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The American Gothic and the Miasmatic Imagination
Emily Waples

This article argues that American medicine‘s preoccupation with atmospheric etiology shaped the American Gothic as it was instantiated by Charles Brockden Brown and developed by Edgar Allan Poe. Antebellum medical discourse, I suggest, worked in service of a paranoiac hypervigilance or what I call the \miasmatic imagination\. Read in conversation with Gothic fiction, miasma theory offers a way of conceptualizing "atmosphere" as both etiological and rhetorical: a medium for the transmission of disease and a literary technique for the transmission of meaning.

Gothic Studies
The Return of the Hibernian Repressed During the Rise and Fall of the Celtic Tiger
Stephen Carleton

Whilst debate rages in certain circles as to what constitutes an Irish Gothic tradition and whether imposing canonical status upon it is even possible or desirable, very little of this discussion focuses on twenty-first century writing, and certainly not upon writing for the stage. The aims of this essay are twofold: to argue the case for a contemporary Irish Gothic theatre school (whose primary proponents I will identify as Martin McDonagh, Conor McPherson, Marina Carr and Mark ORowe); and to place this contemporary school in conversation with the Irish Gothic literary corpus identified by the scholarship of Terry Eagleton, Seamus Deane, W. J. McCormack, Jarlath Killeen, Christopher Morash, Richard Haslam, Sinéad Mooney and David Punter. The resulting intention here is to open up a fresh way of reading and comparing contemporary Irish playwrights,that allows us to place their work into sharper focus when it comes to comparing them to each other as pre-eminent Irish writers of the millennial period.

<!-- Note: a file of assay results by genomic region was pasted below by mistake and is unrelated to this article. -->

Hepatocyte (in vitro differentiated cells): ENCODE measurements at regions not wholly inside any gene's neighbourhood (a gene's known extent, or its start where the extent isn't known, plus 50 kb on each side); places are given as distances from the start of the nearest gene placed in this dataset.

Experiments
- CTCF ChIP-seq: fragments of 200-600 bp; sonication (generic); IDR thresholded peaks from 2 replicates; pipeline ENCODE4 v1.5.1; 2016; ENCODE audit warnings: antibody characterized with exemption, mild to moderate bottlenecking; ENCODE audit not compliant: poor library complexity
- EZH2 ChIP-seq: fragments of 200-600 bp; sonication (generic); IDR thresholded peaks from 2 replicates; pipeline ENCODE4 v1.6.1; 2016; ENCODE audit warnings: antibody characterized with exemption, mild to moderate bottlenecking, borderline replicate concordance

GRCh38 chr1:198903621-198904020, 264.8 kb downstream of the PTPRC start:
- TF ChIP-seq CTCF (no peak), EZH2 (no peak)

Gothic Studies
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The Chronotope of the Ghost Ship in the Atlantic World
Julia Mix Barrington